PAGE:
Five Strategies to Reduce MS Treatment Cost
The soaring in prices of disease-modifying therapies (DMTs) for multiple sclerosis (MS) over the last several years has resulted in significant increases in the costs of MS-related care. In a new study, published in Neurology, researchers outlined five strategies neurologists can use to employ cost-saving measures while maintaining quality MS care:
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• Avoid treating patients with “improbable MS” with DMTs. It is estimated that 5% to 13% of patients diagnosed with MS do not actually have MS, and nearly half of misdiagnosed patients receive DMTs. Observational studies found that patients without clinical history, neurologic deficits, or lesions characteristic of MS rarely, if ever, progress to MS. Therefore, these patients should not be prescribed DMTs, which, in addition to high costs, are associated with potentially severe side effects such as progressive multifocal leukoencephalopathy.
• Customize treatment of relapses based on patient factors and severity. A recent randomized trial of high-dose methylprednisolone (1000 mg daily for 3 days) for MS relapses was noninferior to intravenous administration of the same dose. Some relapses are mild and self-limited, and may be difficult to differentiate from the transient worsening due to physiologic or psychologic stressors. Mild relapses may not require treatment, which carries the risk of adverse events. For severe MS, patients may benefit from plasmapheresis.
• Develop alternative dosing strategies for currently approved DMTs. A multicenter, observational study suggested that decreasing natalizumab dosing to every 8 weeks is safe and more effective for reducing relapses and new T2 lesions than every 4-week dosing. Small studies of glatiramer acetate 20 mg every other day showed similar efficacy, but better tolerability, of alternate-day dosing compared with daily dosing.
• Consider off-label DMTs. The average annual DMT cost in the United States now exceeds $60,000 per patient year. Rituximab is significantly less expensive than approved DMTs, has demonstrated efficacy in MS in several studies, and has been shown to significantly reduce relapses compared with fingolimod in a recent observational study. Leflunomide is an inexpensive generic drug. Upon ingestion, leflunomide is converted into the approved DMT teriflunomide; however, no studies on its safety and efficacy in MS have been published.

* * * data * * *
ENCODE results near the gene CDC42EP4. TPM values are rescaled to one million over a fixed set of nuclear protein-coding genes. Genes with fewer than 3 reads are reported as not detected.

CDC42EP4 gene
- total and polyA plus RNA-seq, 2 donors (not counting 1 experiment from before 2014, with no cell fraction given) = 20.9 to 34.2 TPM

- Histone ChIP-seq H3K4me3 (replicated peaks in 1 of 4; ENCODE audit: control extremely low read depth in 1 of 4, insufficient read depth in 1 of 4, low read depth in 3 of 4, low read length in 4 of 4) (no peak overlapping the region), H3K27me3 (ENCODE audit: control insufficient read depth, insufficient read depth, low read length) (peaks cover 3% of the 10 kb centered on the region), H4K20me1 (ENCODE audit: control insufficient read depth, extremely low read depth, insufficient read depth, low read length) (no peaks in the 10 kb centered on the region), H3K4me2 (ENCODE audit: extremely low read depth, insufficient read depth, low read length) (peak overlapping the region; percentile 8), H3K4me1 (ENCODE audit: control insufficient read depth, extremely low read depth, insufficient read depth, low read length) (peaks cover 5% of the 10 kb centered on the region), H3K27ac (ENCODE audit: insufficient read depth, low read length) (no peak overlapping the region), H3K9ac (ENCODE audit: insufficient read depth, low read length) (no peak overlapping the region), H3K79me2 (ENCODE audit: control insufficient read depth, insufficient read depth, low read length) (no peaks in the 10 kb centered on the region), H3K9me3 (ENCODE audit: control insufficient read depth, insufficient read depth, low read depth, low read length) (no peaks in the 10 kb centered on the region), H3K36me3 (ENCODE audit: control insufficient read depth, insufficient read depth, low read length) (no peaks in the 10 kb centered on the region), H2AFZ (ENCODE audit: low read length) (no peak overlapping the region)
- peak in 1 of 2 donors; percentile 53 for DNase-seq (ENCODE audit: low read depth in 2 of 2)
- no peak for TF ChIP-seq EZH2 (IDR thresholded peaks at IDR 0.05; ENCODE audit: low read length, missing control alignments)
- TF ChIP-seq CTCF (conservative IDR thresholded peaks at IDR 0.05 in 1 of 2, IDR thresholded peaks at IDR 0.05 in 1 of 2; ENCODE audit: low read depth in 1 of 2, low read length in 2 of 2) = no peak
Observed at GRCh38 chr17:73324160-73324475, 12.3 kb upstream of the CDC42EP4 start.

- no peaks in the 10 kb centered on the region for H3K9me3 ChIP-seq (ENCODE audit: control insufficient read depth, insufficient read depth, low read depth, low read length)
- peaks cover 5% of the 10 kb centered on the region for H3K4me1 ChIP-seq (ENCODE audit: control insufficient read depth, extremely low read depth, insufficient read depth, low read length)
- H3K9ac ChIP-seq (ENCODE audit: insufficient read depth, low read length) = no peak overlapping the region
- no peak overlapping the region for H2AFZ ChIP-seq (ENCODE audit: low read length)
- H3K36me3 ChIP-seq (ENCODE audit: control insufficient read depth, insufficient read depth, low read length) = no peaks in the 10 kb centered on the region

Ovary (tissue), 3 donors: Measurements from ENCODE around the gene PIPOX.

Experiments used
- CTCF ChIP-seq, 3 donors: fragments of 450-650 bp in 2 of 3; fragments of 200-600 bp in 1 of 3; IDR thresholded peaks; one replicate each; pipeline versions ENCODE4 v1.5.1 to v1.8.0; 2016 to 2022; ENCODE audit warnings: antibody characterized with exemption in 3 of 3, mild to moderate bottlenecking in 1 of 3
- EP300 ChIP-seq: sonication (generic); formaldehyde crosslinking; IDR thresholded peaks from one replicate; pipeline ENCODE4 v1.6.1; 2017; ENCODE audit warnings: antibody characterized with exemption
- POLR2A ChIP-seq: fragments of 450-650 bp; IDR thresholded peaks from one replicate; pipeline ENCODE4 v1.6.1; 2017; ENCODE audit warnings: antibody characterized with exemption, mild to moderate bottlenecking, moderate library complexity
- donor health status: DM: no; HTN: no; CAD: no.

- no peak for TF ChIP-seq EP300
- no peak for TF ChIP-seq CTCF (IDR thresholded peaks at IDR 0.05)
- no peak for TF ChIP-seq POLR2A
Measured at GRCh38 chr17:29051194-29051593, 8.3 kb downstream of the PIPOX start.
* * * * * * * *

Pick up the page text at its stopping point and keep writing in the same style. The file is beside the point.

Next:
• Determine whether DMTs can be discontinued in certain patient populations. Discontinuing DMTs in younger patients aged ≤ 55 years with highly active disease has been shown to result in disease reactivation within months of stopping the medicine, but the effects of discontinuing DMTs in older patients who are at lower risk of relapses are unclear. A randomized trial evaluating DMT discontinuation in patients aged ≥ 55 years without active disease is scheduled for enrollment in 2017.
Investigators Ilya Kister, MD, NYU Multiple Sclerosis Center (New York, NY) and John R Corby, MD, Rocky Mountain MS Center (Aurora, CO), noted that their suggestions “should not be viewed as practice guidelines…but as an effort to set a patient-centered, neurologist-driven agenda for clinical research in MS that could help improve outcomes and decrease costs.”—Eileen Koutnik-Fotopoulos